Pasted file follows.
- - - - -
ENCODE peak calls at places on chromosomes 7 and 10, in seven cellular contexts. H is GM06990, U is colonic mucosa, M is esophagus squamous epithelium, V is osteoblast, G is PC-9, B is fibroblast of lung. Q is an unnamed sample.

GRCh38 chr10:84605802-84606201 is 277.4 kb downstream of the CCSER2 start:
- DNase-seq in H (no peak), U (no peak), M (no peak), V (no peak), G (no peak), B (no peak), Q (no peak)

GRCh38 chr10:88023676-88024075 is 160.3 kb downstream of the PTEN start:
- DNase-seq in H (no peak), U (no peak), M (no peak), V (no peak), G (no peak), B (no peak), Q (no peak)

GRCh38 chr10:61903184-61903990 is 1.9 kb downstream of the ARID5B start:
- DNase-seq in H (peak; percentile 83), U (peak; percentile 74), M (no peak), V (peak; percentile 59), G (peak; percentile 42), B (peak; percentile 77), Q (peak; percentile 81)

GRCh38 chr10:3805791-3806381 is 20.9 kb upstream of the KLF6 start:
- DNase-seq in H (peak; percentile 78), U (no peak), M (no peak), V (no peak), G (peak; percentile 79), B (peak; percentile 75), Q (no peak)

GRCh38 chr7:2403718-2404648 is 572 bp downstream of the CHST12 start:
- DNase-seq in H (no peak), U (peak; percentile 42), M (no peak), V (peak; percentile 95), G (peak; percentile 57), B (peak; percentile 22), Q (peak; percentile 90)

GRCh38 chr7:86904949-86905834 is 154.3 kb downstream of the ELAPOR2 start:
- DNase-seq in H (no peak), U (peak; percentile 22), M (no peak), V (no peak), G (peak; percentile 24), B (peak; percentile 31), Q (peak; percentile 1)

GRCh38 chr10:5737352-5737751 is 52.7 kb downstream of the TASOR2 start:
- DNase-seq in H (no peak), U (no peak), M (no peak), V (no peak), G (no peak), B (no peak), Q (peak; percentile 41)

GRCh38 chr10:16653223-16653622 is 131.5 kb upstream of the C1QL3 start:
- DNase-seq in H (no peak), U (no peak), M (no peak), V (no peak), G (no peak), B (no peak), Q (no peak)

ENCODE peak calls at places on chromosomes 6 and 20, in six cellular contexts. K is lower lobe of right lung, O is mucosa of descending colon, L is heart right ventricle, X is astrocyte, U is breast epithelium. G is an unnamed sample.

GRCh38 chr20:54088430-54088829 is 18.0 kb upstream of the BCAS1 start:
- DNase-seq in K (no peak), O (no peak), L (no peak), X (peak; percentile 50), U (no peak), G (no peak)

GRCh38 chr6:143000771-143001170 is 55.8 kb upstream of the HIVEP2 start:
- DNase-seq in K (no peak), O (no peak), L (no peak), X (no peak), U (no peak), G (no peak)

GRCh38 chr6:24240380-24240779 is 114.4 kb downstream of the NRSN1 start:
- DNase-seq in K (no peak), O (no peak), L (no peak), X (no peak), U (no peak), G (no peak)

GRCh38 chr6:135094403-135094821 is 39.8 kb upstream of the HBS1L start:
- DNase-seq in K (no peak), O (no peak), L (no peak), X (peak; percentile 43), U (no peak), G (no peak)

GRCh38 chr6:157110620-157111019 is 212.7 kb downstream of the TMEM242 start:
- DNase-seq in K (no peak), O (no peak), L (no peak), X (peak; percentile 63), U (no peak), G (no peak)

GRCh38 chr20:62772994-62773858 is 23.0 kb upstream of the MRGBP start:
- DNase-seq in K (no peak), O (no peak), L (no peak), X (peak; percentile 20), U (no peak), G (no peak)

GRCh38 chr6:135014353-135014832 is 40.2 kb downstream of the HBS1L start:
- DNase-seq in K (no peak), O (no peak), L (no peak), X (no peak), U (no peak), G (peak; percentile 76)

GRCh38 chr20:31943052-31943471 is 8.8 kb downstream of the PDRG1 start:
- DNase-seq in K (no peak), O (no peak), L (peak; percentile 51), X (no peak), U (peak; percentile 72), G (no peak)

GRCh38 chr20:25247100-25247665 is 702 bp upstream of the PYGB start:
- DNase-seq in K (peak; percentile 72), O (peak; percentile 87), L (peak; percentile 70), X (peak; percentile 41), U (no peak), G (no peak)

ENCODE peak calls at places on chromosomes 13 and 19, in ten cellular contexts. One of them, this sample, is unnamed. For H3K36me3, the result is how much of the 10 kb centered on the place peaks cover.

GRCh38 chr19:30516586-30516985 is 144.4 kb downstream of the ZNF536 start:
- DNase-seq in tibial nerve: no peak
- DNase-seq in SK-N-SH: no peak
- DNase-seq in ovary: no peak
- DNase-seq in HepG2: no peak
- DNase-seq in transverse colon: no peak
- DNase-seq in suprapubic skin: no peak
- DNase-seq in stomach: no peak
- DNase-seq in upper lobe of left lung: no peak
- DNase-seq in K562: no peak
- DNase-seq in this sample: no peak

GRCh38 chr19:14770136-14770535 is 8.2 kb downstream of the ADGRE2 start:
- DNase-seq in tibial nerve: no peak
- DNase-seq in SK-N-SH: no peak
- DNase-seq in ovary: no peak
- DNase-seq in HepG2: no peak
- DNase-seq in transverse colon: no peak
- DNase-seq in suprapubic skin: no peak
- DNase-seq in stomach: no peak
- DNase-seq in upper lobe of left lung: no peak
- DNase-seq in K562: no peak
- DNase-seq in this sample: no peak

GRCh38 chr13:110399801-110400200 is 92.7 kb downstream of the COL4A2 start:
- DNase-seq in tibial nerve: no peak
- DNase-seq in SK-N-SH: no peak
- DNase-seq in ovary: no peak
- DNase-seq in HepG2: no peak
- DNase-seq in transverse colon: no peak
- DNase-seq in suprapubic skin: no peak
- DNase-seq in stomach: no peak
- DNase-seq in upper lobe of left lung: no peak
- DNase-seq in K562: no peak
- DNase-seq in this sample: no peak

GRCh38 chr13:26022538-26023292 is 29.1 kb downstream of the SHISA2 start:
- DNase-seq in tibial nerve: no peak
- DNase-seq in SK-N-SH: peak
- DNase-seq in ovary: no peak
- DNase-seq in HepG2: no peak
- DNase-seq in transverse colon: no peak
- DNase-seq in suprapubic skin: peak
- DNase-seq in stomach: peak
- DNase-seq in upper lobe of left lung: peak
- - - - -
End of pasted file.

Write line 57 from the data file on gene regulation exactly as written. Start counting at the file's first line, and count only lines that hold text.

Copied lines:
- DNase-seq in upper lobe of left lung: no peak